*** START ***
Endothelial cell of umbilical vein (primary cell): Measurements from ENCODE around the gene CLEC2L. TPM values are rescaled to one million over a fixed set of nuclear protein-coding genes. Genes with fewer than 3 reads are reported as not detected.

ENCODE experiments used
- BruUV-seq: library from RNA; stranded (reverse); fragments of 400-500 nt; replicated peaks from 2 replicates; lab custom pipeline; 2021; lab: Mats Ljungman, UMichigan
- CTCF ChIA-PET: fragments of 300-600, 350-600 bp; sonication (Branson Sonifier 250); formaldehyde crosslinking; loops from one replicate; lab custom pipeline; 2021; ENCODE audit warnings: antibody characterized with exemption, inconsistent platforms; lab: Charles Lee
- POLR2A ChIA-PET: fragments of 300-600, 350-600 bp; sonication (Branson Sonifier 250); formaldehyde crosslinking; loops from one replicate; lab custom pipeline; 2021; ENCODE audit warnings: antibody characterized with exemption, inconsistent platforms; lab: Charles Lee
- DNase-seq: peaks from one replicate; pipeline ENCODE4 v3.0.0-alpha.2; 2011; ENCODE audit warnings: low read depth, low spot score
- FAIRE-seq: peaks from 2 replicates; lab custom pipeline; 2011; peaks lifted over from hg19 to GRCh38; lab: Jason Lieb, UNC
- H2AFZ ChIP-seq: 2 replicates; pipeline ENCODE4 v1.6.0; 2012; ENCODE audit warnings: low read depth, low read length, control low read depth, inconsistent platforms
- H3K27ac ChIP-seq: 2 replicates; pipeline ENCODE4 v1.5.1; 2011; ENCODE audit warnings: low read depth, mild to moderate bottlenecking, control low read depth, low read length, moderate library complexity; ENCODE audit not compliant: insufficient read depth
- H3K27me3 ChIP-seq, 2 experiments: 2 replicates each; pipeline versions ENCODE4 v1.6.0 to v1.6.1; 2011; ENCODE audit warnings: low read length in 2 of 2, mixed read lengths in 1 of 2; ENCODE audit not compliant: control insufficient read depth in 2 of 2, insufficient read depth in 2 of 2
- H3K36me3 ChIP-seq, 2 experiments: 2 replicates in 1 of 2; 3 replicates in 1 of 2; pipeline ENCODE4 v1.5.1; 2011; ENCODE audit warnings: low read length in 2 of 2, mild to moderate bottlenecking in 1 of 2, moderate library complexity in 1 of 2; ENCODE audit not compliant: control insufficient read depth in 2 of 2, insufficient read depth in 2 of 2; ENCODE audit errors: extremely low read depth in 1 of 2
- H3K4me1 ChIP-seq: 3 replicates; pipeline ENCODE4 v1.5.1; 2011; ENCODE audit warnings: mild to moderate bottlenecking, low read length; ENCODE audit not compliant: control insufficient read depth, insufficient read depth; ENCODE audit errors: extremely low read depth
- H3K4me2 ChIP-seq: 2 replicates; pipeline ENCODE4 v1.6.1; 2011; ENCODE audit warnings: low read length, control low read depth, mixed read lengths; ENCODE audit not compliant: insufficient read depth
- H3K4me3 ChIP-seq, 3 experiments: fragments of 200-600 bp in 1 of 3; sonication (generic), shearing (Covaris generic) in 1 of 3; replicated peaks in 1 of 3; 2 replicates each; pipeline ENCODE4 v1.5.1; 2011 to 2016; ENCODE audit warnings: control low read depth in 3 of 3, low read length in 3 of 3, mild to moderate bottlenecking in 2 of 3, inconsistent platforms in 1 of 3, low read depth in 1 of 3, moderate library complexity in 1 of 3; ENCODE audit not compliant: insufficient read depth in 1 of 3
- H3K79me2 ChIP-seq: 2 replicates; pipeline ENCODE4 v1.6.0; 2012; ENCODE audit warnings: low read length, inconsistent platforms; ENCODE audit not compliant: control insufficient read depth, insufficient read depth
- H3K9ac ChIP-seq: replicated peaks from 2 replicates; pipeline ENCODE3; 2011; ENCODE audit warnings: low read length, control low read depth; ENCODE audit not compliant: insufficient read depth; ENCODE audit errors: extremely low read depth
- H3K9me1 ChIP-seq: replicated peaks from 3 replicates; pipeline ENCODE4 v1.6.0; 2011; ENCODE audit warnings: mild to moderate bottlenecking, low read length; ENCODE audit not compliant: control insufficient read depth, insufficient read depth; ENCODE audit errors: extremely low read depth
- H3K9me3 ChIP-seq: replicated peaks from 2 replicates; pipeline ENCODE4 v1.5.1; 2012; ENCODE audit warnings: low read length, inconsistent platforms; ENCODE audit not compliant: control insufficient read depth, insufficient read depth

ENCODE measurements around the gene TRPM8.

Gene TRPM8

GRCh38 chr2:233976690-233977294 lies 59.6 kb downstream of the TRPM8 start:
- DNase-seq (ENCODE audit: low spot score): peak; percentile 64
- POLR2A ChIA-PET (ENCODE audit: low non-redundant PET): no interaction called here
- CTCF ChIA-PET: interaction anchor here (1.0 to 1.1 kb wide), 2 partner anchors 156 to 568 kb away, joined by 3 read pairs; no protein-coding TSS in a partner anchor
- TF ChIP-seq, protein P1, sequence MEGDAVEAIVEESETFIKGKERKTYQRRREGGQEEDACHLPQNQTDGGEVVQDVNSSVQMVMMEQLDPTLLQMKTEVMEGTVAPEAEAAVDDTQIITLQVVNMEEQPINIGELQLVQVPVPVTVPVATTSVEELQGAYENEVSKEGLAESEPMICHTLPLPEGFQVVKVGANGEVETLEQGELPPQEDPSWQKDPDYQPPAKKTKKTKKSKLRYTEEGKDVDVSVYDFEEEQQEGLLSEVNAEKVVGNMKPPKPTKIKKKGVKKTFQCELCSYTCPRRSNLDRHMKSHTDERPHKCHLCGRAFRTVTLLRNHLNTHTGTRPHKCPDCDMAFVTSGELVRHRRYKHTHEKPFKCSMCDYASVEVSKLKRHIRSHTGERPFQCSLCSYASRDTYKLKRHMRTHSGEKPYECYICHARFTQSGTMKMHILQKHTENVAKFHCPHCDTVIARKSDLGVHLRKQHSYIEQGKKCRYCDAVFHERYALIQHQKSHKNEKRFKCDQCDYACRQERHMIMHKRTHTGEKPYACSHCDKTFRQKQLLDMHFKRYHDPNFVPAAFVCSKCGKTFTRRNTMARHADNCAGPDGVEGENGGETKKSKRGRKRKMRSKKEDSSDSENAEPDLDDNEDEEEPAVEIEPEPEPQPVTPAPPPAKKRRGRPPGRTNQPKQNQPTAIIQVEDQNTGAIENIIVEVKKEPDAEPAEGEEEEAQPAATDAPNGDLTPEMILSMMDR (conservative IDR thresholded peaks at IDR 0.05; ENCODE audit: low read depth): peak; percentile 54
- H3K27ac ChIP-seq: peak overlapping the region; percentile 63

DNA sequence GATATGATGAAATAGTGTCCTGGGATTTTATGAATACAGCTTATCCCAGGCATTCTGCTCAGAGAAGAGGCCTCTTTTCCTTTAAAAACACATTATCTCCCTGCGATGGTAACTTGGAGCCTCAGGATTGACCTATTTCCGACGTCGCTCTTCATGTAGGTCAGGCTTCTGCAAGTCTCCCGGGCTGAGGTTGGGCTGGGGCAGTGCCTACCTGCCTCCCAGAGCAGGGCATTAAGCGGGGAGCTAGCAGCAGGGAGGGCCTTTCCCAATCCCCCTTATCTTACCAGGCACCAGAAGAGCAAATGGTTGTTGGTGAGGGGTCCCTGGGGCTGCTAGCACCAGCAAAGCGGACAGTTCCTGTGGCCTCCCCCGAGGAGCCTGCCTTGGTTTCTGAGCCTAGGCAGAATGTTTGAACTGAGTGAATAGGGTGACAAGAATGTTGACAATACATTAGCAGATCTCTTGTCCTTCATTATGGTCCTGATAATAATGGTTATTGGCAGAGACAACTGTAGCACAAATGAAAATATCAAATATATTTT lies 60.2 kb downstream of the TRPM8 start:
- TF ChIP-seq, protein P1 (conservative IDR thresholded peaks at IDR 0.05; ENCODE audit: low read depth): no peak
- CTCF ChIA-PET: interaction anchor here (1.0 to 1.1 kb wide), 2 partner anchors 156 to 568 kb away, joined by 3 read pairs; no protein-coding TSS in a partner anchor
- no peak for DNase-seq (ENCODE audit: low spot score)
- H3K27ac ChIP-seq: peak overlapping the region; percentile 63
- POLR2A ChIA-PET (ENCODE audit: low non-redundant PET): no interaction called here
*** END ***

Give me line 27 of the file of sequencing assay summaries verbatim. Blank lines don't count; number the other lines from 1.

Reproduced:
DNA sequence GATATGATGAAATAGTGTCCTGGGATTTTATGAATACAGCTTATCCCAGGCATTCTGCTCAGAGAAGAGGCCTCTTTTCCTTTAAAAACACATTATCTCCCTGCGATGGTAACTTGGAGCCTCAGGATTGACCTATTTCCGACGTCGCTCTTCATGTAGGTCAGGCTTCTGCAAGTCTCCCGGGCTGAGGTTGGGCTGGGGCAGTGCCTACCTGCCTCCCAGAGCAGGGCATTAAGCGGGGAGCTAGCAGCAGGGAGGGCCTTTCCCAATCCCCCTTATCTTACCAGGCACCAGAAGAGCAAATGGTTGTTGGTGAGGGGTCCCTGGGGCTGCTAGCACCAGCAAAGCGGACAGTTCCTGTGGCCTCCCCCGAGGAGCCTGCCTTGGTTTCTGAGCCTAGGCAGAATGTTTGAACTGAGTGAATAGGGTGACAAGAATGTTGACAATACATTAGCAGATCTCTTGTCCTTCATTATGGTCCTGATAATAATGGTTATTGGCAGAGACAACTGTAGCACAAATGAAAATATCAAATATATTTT lies 60.2 kb downstream of the TRPM8 start: